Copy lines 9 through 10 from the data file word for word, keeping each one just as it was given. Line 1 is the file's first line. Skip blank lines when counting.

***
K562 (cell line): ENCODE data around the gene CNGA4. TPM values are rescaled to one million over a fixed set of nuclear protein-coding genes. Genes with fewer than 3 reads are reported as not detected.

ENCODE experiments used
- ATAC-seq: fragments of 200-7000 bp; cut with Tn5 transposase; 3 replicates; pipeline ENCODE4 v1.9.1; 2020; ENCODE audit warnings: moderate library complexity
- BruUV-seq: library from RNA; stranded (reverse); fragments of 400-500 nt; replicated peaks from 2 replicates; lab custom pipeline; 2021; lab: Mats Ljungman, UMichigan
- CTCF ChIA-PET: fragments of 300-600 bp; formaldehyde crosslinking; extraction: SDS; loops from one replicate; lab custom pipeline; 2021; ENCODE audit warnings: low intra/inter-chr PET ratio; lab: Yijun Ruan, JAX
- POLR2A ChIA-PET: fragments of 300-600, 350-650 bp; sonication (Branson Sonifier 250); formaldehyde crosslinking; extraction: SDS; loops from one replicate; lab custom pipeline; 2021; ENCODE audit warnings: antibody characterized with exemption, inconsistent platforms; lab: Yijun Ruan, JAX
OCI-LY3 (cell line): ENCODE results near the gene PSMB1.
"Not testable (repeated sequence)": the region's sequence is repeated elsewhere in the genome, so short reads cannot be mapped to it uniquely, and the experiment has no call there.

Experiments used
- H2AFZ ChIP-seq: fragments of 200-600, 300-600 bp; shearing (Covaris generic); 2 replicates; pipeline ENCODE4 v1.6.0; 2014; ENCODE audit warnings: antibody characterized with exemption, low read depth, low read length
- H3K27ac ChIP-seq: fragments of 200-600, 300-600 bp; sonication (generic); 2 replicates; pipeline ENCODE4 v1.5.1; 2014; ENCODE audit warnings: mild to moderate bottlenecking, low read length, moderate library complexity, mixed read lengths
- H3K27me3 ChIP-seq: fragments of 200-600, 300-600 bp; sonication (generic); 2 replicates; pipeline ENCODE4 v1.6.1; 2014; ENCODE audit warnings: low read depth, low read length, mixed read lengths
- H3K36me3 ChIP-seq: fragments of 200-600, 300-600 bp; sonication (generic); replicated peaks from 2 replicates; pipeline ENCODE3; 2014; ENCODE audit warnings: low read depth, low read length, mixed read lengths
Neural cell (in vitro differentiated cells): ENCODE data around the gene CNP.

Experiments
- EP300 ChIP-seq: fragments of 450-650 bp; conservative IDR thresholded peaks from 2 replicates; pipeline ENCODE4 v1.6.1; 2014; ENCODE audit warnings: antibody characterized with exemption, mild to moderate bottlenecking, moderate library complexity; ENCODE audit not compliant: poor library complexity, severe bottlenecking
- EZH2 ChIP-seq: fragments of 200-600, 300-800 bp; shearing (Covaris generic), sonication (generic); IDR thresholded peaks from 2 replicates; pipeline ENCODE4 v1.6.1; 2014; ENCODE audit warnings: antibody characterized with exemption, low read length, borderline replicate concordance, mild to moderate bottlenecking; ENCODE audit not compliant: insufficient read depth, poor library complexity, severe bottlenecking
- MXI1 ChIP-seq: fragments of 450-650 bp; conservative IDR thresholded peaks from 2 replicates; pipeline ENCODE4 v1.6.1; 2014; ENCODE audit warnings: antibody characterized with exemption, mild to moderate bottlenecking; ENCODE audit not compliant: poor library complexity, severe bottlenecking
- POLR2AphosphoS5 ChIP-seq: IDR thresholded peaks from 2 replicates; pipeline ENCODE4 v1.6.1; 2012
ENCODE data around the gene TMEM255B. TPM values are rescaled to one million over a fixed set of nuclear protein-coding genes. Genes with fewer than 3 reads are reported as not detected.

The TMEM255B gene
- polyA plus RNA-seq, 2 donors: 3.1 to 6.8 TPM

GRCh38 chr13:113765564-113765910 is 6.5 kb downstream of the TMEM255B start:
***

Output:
Experiments used
- H2AFZ ChIP-seq: fragments of 200-600, 300-600 bp; shearing (Covaris generic); 2 replicates; pipeline ENCODE4 v1.6.0; 2014; ENCODE audit warnings: antibody characterized with exemption, low read depth, low read length